Statement of the #CaringMajority
People across our country are enjoying longer lives. In fact, 10,000 people are turning 65 every day. This is great news for all of us, as we have longer to enjoy the intergenerational relationships that make our families stronger. However, it provides a challenge for our caregiving infrastructure.
These demographic shifts are putting an increased demand on our families, our finances, and on our care system in ways we didn’t anticipate. With some forethought, investment and planning, we can prepare for them. Instead of preparing for the future, though, we’re facing unprecedented attacks on the care we already have. Republicans in Congress are trying to take us back decades right when we need to provide more care, not less.
In.... Read More
Challenges Loom for Growing Elderly Filipino American Population
by Neil Gonzalez. This article originally appeared on New America Media.
Betty de Guzman takes her ailments in stride.
The gracefully dressed, pixie-haired 78-year-old has been a breast-cancer survivor the past 16 years. “When I got diagnosed, I said so be it,” she said. “But I’m thankful to God for saving my life.”
She has also been battling diabetes. “I control my food and take my medicine,” she said while hanging out with friends at the Pilipino Senior Resource Center in San Francisco. “I eat a small amount of rice and more protein, vegetables and fruits.”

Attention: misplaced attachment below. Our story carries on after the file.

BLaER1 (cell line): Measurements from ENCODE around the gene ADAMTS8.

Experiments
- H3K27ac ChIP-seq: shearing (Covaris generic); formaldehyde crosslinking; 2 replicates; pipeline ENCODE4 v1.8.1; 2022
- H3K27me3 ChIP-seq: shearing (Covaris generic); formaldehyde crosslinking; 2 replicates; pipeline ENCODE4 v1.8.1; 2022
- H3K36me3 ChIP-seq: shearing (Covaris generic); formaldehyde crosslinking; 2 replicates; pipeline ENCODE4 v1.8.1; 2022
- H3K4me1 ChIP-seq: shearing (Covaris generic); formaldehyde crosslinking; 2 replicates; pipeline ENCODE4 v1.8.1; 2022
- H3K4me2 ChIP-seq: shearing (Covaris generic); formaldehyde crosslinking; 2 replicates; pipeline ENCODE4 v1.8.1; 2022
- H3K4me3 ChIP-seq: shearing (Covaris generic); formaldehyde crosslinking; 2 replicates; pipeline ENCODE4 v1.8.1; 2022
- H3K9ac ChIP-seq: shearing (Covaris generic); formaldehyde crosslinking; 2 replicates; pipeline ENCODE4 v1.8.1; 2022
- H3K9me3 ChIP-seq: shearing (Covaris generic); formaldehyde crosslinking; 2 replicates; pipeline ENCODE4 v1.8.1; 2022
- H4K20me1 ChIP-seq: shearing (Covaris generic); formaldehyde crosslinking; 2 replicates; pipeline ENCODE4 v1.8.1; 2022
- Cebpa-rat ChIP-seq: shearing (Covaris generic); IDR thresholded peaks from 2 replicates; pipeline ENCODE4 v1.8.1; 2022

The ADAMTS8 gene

Health and other concerns pertaining to older Filipino Americans, such as de Guzman, are expected only to heighten as this.... Read More
NAPCA tells Congress about the needs of older Americans in the workforce!
In response to the United States Senate Special Committee on Aging’s Request for Information, the National Asian Pacific Center on Aging (NAPCA) delivered comments on the opportunities and challenges facing older adults in the workforce and provided recommendations for policymakers to help older workers.
Almost 20 percent of people over the age of 65 are currently in the workforce, and that number is expected to grow by 74% over the next two decades, making mature workers the largest source of talent in the United States. This changing demographic creates opportunities for employers because older adults who are retired or unemployed have relevant skills to offer and are interested in re-entering the workforce. They tend to be dependable,.... Read More
Sign-on to Protect AAPI Data Disaggregation
Show your community solidarity against efforts to divide us.
The Southeast Asia Resource Action Center (SEARAC) is a proud champion of the nationwide, community-driven movement to disaggregate Asian American and Pacific Islander data categories to reveal the tremendous diversity and unmet needs within our communities. We denounce efforts by a small faction to divide the community based on fear-mongering and distortion – join us by signing on to this open letter.
We celebrate the historical strides that community-based organizations have made in passing or introducing legislation at the state level for data disaggregation ranging from.... Read More
SAGE Condemns the Trump Administration’s Ban on Transgender People in the Military
This post originally appeared on the SAGE website.
SAGE, the nation’s largest and oldest organization serving lesbian, gay, bisexual, and transgender elders, will not stand by quietly as the Trump administration continues its attempts to erase the transgender community – this time from the ranks of the U.S. military, in which they have served for generations.
A recent study found that 20 percent of transgender people have served in the military, which is double the percentage of the general population. President Trump’s outrageous statement that they can.... Read More